November 30, 2020 Practice Points

Why the “Sham Affidavit” Doctrine Should Make You a Better Examiner

For our purposes as trial lawyers, the “sham affidavit” doctrine might be subtitled the “deposition preparation” doctrine.

By Andrew J. Felser

A trial court can disregard an affidavit in opposition to summary judgment, if the affidavit creates a “sham” issue of fact that contradicts the affiant’s deposition testimony. The purpose of this doctrine is to preserve the integrity of summary judgments. See Franks v. Nimmo, 796 F.2d 1230, 1237 (10th Cir. 1986) (“[T]he utility of summary judgment as a procedure for screening out sham fact issues would be greatly undermined if a party could create an issue of fact merely by submitting an affidavit contradicting his own prior testimony.”).

Courts have difficulty applying the doctrine. It forces the judge to walk a tightrope. Its underuse undermines its purpose. Its overuse usurps the jury’s role by making judgments about credibility. It is an abuse of discretion to disregard an affidavit without making specific findings that explain why the affidavit is a sham. Law Co. v. Mohawk Constr. & Supply Co., 577 F.3d 1164 (10th Cir. 2009). Yet the judge must be able to distinguish phony discrepancies from “discrepancies which merely go to the weight of the evidence.” Chanute v. Williams Nat. Gas Co., 743 F. Supp. 1437, 1448 (D. Kan. 1990). See also Sch. Dist. No. 1J v. ACandS, Inc., 5 F.3d 1255, 1264 (9th Cir.1993) (the doctrine is “in tension with the principle that the court is not to make credibility determinations when granting or denying summary judgment”).

This otherwise unwieldy doctrine is held together by the principle that it applies only if the sham quality of an affidavit is clear and demonstrable. See Franks v. Nimmo, 79 F.2d at 1237. It is most readily applied at the extremes of litigation behavior, with somewhat less consistent results elsewhere along the spectrum. For example, in Yeager v. Bowlin, 693 F.3d 1076 (9th Cir. 2012), plaintiff Chuck Yeager submitted an affidavit asserting facts that were plainly responsive to more than 200 clear and unambiguous questions to which his answer in deposition was, “I don’t recall.” While cautioning that the doctrine must be applied with care, the Ninth Circuit had no trouble affirming the rejection of Yeager’s affidavit.

The doctrine is most often used to strike affidavits drafted to avoid summary judgment—affidavits that fabricate issues of fact with no regard for what the witness said in deposition. But affidavits submitted in support of summary judgment might also be scrutinized. Such was the case in Button v. Dakota, Minn. & E. R.R. Corp., 963 F.3d 824 (8th Cir. 2020). Fired during a reduction in force (RIF), Button sued her employer for gender discrimination and violation of the Family and Medical Leave Act. In support of summary judgment, two of the employer’s RIF committee members submitted affidavits, which Button alleged were shams. One affidavit added reasons for Button’s termination that the witness did not mention in deposition. The other added detail that the witness could not recall at deposition. In granting summary judgment, the trial court was not persuaded that the deposition questions were specific and clear enough to render the affidavits manifestly inconsistent. The Eighth Circuit affirmed the court’s refusal to reject the affidavits.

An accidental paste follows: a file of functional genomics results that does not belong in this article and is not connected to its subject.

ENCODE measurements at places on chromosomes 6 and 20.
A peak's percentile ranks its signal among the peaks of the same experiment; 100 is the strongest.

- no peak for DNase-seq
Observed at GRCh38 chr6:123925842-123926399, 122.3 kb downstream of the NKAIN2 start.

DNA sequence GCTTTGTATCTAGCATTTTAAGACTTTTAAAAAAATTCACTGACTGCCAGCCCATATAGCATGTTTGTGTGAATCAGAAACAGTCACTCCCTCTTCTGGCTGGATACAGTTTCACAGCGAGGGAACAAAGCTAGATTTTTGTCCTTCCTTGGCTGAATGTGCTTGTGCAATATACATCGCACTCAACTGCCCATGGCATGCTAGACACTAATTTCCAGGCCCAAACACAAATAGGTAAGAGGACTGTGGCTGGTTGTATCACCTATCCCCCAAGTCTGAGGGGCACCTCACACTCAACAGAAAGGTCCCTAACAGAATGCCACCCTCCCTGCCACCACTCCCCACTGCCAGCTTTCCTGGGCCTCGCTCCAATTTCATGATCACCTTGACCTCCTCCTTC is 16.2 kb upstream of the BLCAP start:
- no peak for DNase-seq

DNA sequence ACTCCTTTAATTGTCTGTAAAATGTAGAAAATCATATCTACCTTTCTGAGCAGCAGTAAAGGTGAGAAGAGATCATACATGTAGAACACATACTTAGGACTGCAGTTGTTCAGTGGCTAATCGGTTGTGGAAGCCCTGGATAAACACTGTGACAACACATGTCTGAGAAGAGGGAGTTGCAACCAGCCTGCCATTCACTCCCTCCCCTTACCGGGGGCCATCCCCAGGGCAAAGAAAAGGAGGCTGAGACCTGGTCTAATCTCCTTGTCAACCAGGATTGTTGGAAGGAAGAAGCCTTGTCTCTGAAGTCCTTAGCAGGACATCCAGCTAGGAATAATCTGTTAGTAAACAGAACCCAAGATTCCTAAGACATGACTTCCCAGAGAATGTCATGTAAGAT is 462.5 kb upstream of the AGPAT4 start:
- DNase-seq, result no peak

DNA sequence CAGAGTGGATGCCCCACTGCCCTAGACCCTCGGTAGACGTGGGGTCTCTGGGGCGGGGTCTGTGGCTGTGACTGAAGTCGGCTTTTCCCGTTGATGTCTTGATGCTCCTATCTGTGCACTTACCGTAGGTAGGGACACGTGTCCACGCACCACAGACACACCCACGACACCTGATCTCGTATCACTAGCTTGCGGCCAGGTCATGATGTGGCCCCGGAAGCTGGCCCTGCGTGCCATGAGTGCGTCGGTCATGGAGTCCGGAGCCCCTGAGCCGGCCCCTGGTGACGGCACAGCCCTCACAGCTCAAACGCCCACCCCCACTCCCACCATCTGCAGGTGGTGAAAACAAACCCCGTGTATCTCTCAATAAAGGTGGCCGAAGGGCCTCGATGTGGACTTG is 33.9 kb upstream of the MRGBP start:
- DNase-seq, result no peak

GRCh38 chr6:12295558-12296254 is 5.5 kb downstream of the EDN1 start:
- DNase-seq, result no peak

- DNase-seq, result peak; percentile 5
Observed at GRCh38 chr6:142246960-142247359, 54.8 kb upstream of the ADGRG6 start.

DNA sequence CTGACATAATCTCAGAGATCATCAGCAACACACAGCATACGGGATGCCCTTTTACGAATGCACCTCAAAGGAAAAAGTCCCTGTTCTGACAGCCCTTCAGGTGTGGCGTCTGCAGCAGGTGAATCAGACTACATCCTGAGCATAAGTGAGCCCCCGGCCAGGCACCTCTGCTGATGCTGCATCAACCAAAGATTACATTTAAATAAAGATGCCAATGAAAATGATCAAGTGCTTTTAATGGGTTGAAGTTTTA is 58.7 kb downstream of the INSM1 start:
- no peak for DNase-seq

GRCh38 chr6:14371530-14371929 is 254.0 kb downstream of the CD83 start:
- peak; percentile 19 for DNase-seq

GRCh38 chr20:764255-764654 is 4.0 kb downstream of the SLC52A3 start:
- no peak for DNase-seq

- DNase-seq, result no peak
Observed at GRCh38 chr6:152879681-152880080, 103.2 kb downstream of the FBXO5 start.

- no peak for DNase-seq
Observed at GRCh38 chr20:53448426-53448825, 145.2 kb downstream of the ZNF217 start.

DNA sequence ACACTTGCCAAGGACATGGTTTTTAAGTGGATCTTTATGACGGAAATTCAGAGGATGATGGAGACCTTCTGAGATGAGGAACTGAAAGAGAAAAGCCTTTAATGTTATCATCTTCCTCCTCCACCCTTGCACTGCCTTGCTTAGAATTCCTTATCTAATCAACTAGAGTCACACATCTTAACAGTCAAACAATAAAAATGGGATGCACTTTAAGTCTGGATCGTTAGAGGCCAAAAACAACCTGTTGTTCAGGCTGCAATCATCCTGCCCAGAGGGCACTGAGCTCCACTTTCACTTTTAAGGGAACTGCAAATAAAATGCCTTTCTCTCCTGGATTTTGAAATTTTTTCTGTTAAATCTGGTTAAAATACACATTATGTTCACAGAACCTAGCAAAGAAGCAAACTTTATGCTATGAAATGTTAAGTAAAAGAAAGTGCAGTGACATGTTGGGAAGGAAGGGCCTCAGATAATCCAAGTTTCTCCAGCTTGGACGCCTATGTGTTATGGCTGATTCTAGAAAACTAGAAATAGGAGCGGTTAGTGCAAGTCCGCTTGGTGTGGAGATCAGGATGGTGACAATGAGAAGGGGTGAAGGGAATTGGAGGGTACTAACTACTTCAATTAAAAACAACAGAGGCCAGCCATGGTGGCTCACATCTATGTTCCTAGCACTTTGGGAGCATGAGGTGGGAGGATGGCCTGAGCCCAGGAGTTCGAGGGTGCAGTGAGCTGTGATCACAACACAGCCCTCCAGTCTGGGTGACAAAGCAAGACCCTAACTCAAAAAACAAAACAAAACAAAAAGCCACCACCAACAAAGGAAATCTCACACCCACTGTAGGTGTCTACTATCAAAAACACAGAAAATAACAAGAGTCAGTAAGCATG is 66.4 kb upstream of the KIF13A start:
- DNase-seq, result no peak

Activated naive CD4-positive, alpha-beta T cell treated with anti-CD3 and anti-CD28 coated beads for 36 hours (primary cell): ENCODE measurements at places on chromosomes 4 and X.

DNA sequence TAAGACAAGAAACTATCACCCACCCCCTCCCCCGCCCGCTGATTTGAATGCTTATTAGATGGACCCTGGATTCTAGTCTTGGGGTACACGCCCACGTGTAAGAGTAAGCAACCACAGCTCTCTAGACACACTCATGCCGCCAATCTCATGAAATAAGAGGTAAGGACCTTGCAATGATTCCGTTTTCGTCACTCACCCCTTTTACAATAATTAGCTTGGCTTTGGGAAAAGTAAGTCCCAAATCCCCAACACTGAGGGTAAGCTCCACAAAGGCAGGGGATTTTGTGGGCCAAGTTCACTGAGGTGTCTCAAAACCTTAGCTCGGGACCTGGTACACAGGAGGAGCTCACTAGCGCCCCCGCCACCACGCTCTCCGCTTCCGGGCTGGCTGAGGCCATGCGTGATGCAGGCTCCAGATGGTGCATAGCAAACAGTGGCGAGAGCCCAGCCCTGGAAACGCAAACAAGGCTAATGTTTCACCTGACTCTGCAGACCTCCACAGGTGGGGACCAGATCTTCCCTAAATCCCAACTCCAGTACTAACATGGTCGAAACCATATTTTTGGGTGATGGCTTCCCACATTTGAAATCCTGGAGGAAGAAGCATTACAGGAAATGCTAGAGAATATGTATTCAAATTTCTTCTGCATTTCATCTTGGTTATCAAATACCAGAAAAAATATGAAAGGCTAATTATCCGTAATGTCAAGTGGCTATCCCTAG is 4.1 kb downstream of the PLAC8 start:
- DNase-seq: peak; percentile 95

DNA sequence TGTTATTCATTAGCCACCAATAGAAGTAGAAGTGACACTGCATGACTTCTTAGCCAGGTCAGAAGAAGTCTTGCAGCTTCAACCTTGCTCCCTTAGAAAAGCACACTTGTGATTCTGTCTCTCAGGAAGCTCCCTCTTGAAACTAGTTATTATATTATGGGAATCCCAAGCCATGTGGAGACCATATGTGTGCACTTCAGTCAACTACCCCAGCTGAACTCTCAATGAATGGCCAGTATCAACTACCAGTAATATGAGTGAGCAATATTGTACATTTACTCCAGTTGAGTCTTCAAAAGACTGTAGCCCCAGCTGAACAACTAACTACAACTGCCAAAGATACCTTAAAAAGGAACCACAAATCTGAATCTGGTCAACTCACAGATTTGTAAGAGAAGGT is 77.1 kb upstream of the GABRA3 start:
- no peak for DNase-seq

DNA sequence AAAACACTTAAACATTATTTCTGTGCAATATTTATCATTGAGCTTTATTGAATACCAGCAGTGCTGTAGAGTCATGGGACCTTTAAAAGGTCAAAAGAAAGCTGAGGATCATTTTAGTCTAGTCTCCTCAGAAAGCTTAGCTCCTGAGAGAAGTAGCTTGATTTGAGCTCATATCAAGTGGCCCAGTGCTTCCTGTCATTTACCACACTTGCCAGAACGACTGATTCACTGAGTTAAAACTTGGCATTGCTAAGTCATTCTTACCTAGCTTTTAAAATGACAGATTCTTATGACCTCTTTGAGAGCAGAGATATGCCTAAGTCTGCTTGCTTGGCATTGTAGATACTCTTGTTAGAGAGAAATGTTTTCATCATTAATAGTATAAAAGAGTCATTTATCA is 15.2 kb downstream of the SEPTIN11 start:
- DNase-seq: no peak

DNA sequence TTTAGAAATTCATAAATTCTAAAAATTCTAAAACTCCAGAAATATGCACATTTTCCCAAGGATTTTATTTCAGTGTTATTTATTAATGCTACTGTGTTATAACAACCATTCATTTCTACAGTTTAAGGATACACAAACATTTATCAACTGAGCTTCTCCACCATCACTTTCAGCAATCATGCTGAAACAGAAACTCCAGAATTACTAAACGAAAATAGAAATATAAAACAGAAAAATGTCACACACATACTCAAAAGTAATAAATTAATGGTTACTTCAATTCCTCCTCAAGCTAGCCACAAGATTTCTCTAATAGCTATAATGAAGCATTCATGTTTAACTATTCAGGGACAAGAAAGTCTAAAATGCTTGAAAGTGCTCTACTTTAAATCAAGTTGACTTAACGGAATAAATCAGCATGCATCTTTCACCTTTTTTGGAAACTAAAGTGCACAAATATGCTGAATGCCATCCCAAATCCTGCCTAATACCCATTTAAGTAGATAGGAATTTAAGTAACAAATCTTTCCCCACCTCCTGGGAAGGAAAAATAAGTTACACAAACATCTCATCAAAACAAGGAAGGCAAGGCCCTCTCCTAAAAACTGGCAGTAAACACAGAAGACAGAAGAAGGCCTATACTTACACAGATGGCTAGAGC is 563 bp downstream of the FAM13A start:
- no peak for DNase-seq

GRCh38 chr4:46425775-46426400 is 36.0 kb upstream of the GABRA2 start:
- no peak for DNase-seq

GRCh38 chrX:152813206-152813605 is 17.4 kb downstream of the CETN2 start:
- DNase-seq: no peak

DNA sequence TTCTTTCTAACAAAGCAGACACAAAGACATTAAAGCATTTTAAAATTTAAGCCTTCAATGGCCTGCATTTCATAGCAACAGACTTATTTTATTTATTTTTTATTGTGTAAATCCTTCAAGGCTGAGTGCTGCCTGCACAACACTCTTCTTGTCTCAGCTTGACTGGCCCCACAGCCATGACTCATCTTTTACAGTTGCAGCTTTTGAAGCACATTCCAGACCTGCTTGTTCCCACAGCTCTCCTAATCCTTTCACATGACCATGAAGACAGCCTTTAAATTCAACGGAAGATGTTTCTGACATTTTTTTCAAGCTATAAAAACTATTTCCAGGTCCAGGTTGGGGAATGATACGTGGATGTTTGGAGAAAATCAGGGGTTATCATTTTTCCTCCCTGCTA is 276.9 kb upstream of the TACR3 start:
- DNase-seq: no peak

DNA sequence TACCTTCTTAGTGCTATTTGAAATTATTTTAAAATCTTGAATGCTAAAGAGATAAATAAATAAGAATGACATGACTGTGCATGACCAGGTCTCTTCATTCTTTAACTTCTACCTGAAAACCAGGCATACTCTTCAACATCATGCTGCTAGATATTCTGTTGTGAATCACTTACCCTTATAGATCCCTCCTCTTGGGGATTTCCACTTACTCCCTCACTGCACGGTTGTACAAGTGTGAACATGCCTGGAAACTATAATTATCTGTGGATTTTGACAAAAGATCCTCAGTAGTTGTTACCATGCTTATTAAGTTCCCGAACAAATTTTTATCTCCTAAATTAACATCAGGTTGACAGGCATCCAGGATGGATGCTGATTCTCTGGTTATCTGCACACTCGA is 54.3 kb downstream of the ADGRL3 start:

For our purposes as trial lawyers, the “sham affidavit” doctrine might be subtitled the deposition-preparation doctrine. The well-prepared examiner will reduce the opposing party’s ability to fabricate disputes of fact at a later stage. The well-prepared defender will know that “I don’t recall,” if used in excess, are words that the client might later regret.

Andrew J. Felser is special counsel with Glade Voogt Lopez and Smith, P.C. in Denver, Colorado.


Copyright © 2020, American Bar Association. All rights reserved. This information or any portion thereof may not be copied or disseminated in any form or by any means or downloaded or stored in an electronic database or retrieval system without the express written consent of the American Bar Association. The views expressed in this article are those of the author(s) and do not necessarily reflect the positions or policies of the American Bar Association, the Section of Litigation, this committee, or the employer(s) of the author(s).